We had amazing looks at North Atlantic right whales all day and with a beautiful sunset as a backdrop on April 30th. Although they generally start to leave Cape Cod Bay by the end of April, we are still averaging about 30 individuals per trip. In the following photo, five right whales are headed straight for us, with their mouths wide open. Despite the narrow appearance of their rostrum, their mouths can be 6-8 feet deep!
Soon, they will be leaving the bay, where a large majority of the population will spend the late spring and early summer in the Great South Channel. In the mean time, other aerial surveys are also finding members of the right whale population in Rhode Island Sound and off the coast of Nantucket.
On the morning of May 1st we had around 14 right whales skim feeding away between Wood End and Race Point. We can only watch the right whales from a distance of 500 yards, so after we had gotten some good passing looks, we had a report from a fishing boat that there was a big group of humpbacks to the East of Stellwagen Bank. We headed offshore to find between 9 and 11 humpbacks, including a new mother calf pair. Ventisca, a 10 year old female, is here with her second calf!
By the afternoon, the group of humpbacks had almost doubled in size, with Patchwork, Echo, Circus, and Vulture and Tongs with their calves all making appearances. We also had a great look at a fin whale mother and calf. While we tend to see a lot of humpback mom/calf pairs on Stellwagen, it is a rare occurrence to see a fin whale with her young.
When we returned in the afternoon, the humpback group had thinned out, but they had started to feed! Mural, Falcon, and Nocturne’s 2008 calf could be seen kicking and lunging under huge flocks of birds.
It gave us a great opportunity to compare the feeding styles of right whales and humpbacks. Although they are both baleen whales, they filter feed very differently. Right whales are grazers or skim feeders, and will open their mouth and swim forward, filtering out microscopic copepods which enter their mouths. Essentially, they rely on currents and other oceanographic processes to aggregate their food for them. Humpbacks, on the other hand, will target specific prey, often using their powerful tails to aggregate schools. They will then ferociously lunge through these huge schools, often on their sides.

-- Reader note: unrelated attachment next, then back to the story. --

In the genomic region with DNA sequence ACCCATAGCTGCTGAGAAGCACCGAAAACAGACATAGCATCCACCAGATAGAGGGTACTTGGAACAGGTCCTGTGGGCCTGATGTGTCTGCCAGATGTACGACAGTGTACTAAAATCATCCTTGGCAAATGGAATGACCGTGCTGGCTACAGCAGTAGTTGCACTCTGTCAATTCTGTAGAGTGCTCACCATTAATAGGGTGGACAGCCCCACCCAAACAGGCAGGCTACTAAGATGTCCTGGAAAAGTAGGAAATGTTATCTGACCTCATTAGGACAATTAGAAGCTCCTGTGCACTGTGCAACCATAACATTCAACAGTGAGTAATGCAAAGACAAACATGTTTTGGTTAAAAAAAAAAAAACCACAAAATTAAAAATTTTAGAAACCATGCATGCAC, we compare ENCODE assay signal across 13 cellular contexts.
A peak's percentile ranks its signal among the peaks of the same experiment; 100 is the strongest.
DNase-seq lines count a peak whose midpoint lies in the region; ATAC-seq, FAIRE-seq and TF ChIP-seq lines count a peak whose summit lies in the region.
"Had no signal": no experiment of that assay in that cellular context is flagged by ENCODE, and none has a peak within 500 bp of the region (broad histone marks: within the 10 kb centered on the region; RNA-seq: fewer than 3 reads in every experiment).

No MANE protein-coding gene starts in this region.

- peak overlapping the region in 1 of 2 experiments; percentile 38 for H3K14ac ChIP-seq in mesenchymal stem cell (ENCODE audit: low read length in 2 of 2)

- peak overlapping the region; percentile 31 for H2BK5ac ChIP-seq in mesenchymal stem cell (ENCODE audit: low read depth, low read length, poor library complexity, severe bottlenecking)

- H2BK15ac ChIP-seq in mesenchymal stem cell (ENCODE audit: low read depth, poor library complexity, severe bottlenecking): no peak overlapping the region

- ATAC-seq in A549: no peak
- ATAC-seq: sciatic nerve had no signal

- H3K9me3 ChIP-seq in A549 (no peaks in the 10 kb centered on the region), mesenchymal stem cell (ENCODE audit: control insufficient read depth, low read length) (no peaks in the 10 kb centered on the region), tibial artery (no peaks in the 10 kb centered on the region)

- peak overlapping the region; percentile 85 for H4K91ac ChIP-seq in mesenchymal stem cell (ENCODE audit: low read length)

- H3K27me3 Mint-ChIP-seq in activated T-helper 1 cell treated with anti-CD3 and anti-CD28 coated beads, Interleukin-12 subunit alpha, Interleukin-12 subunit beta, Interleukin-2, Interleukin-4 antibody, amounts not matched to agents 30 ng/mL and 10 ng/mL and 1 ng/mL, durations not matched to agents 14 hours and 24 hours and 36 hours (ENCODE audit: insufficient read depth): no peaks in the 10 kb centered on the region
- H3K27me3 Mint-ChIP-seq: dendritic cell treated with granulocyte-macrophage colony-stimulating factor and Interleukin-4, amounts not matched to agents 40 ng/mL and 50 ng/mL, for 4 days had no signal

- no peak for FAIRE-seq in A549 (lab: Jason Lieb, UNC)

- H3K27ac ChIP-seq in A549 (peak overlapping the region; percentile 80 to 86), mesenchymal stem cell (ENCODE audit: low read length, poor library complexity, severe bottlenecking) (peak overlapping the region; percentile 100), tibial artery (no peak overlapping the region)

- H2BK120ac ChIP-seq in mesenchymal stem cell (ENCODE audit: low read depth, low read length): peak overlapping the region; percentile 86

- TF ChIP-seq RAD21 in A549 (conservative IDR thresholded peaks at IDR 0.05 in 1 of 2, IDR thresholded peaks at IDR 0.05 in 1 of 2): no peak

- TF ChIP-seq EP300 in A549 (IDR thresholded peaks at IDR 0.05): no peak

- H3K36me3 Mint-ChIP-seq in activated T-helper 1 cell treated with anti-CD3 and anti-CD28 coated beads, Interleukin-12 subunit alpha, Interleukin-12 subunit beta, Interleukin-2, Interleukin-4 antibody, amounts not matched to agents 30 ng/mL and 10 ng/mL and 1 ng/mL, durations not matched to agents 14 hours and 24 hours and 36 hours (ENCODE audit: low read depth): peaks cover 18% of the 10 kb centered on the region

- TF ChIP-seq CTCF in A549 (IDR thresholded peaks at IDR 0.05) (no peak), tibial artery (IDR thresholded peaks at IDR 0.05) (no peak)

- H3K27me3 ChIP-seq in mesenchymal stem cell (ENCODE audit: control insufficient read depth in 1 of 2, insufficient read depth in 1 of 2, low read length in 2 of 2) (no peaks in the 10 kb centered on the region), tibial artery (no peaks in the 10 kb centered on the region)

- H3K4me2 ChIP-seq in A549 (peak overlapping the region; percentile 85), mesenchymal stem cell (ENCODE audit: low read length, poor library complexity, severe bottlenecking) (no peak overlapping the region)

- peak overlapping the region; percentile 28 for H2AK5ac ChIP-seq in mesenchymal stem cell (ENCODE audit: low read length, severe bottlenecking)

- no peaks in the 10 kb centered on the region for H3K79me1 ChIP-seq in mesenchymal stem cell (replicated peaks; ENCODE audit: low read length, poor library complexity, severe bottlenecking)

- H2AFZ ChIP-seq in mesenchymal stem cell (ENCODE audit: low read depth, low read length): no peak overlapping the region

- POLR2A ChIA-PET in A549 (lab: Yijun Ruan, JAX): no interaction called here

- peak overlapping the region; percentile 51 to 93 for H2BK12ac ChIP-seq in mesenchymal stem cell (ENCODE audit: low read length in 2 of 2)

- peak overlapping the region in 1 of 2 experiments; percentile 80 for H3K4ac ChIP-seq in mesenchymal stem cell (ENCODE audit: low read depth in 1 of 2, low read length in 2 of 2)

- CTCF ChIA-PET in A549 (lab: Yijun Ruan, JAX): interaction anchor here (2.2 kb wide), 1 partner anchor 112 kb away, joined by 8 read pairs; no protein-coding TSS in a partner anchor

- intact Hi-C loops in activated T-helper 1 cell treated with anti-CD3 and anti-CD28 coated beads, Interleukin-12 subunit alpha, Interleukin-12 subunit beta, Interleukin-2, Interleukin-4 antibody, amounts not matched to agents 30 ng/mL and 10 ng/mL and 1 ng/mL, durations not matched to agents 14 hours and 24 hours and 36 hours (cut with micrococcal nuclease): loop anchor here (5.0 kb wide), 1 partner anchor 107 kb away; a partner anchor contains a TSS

The feeding continued into May 2nd, with Falcon, Terrace, Mural, Hancock, Barb, Centipede, Perseid, and Tongs and calf all making appearances.
Some humpbacks created huge rings of bubble columns to corral their food.
They would then emerge from the center of the bubble net with their mouths filled with fish.
On a note marginally related to marine mammals, we also caught sight of a Christmas tree floating around on Stellwagen. This reminds us how far our trash can travel after we get rid of it. Garbage, especially plastic, can have a devastating effect on marine life. This week, scientists confirmed that a Gervais’ beaked whale that washed up in Puerto Rico died as a result of having over 10 pounds of plastic in its stomach. Click here for the article.
Although right whale numbers in the bay are noticeably dwindling by May 3, we still managed to watch one breach during the morning trip. We are now seeing about 7 right whales on every trip. Still exciting considering that their current global population is estimated at only 473 individuals! This week, the Boston Channel also went out with the Dolphin Fleet to report on the record number of right whales seen in Cape Cod Bay this season.
The real draw today was the continuation of the humpback feeding bout that we’ve been watching over the past few days. Humpbacks surfaced quickly with big mouthfuls of fish as common terns and other sea birds swooped around their heads.
In the pile we saw Circus, Falcon, Patchwork, and Tongs and calf, among others.